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Autor: anton • July 8, 2011 • 1,964 Words (8 Pages) • 711 Views
Choose two poems from your reading on the theme of childhood. Compare and contrast the experiences described in each poem showing clearly why each poem affected you the way it did and with close reference to the poetÐ²Ð‚™s use of language show how he/she conveys these feeling to you.
A person is affected by life occurrences differently as a child than as an adult. Childhood is a period of life every person experiences and therefore can relate to. In the selection of poems that I have studied the poet attempts to stir feelings and emotions of childhood in the reader.
The two poems that I have chosen to compare and contrast are Ð²Ð‚ÑšIn Mrs TilscherÐ²Ð‚™s classÐ²Ð‚Ñœ by Carol Ann Duffy and Ð²Ð‚ÑšMid-term BreakÐ²Ð‚Ñœ by Seamus Heaney.
Carol Ann Duffy was born in Glasgow, 1955. She grew up in Scotland attending local catholic schools before going to Liverpool University to study Philosophy. She later worked as a free lance writer in London and Manchester. She decided to become a poet when she was fourteen and felt that was her vocation. She won all the major poetry prizes and awards. In 1995 she was presented with an OBE and in 2001 she was presented with a CBE. She also writes plays, radio plays, edits poetry and teaches creative writing.
Seamus Heaney was born in 1939 to a Catholic family and spent his childhood on the family farm in County Londonderry. He won a scholarship to St. ColombÐ²Ð‚™s College and then went to QueenÐ²Ð‚™s University, Belfast. He lectured in QueensÐ²Ð‚™ for 6 years. He began publishing poetry in 1966 and he wrote a lot in the years that followed. He became a Professor of poetry at the University of Oxford 1989-1994 and he was awarded the Noble Prize for literature in 1995. He now lives in Ireland.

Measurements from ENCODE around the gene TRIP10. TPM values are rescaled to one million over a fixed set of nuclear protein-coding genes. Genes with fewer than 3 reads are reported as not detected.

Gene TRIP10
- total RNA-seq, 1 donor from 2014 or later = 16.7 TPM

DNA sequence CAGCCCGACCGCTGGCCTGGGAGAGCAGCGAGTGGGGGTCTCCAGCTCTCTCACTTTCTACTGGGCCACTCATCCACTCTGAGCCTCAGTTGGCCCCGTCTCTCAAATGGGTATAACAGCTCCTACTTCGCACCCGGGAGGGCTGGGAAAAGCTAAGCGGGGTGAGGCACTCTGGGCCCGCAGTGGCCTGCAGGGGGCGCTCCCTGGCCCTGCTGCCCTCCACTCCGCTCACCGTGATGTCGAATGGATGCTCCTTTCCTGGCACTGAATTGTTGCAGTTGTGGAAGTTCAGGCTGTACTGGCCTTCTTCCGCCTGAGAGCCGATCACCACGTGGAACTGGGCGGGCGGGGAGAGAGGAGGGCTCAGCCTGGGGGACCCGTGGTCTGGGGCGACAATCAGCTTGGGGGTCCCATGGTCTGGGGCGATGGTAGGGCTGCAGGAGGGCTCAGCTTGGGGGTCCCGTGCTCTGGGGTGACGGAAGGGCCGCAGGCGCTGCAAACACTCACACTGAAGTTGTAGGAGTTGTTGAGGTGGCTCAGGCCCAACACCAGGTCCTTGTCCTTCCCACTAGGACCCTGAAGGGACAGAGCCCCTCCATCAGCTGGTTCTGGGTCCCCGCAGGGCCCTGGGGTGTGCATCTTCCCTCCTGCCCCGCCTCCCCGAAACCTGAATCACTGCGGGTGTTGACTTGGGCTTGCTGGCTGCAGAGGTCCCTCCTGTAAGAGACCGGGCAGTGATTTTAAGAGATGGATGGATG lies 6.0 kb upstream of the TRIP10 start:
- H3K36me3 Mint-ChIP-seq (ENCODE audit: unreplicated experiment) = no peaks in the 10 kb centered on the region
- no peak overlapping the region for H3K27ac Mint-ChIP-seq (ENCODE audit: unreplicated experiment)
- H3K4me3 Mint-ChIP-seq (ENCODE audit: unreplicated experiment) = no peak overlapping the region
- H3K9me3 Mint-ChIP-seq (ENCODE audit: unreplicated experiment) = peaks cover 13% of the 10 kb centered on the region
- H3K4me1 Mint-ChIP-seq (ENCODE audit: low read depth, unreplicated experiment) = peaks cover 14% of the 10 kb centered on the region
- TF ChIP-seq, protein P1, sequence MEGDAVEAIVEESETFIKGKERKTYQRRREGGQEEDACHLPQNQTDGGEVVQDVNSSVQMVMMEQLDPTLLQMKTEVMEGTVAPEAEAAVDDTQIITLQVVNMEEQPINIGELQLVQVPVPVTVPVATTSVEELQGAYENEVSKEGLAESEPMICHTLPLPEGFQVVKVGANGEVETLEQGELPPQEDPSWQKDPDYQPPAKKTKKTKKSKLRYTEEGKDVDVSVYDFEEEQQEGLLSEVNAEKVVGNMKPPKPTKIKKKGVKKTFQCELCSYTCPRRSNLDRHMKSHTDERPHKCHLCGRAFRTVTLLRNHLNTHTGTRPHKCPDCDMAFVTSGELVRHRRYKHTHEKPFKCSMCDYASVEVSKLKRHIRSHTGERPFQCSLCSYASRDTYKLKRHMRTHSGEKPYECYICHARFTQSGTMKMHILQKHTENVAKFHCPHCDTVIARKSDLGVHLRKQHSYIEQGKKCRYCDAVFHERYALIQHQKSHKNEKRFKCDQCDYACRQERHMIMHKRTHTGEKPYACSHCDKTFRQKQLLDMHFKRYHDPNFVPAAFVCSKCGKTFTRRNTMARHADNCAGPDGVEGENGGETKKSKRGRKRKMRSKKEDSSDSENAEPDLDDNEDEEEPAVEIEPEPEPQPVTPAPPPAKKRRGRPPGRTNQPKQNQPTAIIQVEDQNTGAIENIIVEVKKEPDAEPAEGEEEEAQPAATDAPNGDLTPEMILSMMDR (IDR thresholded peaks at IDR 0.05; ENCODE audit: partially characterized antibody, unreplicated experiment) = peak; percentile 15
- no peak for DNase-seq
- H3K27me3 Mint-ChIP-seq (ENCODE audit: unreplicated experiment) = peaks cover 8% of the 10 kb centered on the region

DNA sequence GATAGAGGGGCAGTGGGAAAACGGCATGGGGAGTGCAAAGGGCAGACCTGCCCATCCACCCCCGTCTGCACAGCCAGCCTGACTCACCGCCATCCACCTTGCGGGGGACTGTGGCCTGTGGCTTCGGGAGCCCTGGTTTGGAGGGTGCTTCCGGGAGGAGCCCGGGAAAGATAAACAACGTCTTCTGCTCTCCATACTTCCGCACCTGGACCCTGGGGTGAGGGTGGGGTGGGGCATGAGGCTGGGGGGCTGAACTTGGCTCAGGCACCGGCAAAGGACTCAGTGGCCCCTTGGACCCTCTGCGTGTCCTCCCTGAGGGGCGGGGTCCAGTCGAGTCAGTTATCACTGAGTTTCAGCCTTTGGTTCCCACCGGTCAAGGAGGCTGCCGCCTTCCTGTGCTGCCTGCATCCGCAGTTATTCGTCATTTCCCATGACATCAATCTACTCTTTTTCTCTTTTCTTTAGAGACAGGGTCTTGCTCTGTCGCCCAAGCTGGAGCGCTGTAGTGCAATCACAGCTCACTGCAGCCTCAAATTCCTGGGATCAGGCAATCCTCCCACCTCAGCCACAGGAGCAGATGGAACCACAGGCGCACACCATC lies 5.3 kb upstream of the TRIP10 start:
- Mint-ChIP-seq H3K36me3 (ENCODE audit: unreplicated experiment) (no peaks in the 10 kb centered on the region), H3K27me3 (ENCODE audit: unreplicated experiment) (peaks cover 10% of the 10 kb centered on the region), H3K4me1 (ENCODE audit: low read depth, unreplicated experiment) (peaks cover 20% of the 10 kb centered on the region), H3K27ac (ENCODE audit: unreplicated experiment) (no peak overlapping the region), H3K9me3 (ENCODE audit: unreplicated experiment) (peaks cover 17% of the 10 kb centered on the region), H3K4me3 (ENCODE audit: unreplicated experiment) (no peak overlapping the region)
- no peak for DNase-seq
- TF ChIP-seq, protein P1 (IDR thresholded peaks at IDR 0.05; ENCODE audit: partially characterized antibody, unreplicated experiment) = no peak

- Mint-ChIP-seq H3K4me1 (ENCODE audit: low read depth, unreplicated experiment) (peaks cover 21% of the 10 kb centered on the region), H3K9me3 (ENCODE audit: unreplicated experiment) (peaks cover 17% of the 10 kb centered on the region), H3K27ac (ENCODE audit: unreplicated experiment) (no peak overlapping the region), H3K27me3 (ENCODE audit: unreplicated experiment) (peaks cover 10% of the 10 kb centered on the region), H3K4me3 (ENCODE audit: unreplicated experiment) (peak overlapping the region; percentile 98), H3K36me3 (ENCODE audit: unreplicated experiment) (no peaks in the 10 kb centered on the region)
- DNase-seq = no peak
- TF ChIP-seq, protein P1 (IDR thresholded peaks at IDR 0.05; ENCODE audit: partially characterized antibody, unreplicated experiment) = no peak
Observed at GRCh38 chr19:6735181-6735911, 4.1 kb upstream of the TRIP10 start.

Ð²Ð‚ÑšIn Mrs TilscherÐ²Ð‚™s classÐ²Ð‚Ñœ is about DuffyÐ²Ð‚™s childhood experiences at primary school. It is autobiographical in the sense that Mrs Tilscher is a real person who taught Duffy when she was at Primary School. The theme of the poem describes the transition from childhood to adolescence and it reflects the lessons we learn at school from our teachers and peers.
Duffy uses sensory poetry Ð²Ð‚" images which we feel, smell, taste and hear. She brings life to the classroom; we sense the excitement of the children as they sit captivated by Mrs TilscherÐ²Ð‚™s lesson.
Ð²Ð‚?You could travel up the Blue Nile
With your finger, tracing the route
While Mrs Tilscher chanted the sceneryÐ²Ð‚™
Later we feel the change in the children.
Ð²Ð‚?A tangible alarm made you always, untidy,
Hot fractious under the heavy, sexy sky.Ð²Ð‚™
Duffy is effective in creating snapshot images so we really get a sense of the environment she creates, she picks up her own memories and also taps into the readers.
The language Duffy uses reflects the happy trusting relationship between teachers and students in early primary school years and then highlights the difficult transition through hormonal teenage years.